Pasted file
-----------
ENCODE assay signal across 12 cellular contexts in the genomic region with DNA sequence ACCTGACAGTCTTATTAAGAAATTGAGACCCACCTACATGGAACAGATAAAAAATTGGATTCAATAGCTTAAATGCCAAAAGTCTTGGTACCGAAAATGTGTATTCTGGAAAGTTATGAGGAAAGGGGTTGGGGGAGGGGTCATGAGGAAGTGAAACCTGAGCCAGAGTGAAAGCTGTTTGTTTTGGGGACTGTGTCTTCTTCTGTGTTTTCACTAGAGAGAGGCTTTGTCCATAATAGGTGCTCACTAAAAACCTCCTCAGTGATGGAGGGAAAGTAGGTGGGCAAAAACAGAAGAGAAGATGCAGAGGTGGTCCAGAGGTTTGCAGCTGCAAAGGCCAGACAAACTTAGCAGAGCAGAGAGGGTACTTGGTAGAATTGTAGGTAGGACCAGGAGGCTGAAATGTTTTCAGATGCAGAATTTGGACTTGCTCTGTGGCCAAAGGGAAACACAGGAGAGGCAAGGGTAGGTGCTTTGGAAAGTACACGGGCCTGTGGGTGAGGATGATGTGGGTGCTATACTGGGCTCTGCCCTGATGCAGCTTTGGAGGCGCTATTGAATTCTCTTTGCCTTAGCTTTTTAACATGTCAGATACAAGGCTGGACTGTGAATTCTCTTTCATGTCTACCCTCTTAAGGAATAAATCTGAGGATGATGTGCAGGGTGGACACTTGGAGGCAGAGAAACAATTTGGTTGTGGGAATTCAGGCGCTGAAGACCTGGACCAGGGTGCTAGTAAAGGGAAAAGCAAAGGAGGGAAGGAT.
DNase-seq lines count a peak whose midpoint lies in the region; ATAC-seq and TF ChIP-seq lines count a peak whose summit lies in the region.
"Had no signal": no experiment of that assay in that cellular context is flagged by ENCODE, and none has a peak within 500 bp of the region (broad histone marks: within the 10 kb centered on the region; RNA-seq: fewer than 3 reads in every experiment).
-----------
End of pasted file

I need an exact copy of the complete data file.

ENCODE assay signal across 12 cellular contexts in the genomic region with DNA sequence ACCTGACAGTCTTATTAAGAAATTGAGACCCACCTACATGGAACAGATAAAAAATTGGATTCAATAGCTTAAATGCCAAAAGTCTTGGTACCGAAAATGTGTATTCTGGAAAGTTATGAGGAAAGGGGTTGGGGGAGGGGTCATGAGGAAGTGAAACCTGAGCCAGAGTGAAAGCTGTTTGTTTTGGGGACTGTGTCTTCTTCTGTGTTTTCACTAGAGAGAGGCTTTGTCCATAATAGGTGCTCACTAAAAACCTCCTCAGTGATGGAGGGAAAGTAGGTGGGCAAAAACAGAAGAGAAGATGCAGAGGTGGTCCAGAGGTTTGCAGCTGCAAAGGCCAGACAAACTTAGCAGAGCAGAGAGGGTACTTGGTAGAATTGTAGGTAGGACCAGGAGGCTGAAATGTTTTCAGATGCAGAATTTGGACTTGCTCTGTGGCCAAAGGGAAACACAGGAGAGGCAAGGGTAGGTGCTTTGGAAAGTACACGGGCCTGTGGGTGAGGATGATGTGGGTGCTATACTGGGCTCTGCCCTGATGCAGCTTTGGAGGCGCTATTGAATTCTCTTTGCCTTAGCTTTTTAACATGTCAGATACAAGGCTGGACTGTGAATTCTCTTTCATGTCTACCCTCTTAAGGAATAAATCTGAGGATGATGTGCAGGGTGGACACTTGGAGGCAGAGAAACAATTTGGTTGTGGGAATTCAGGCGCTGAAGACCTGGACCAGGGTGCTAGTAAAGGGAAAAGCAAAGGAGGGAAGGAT.
DNase-seq lines count a peak whose midpoint lies in the region; ATAC-seq and TF ChIP-seq lines count a peak whose summit lies in the region.
"Had no signal": no experiment of that assay in that cellular context is flagged by ENCODE, and none has a peak within 500 bp of the region (broad histone marks: within the 10 kb centered on the region; RNA-seq: fewer than 3 reads in every experiment).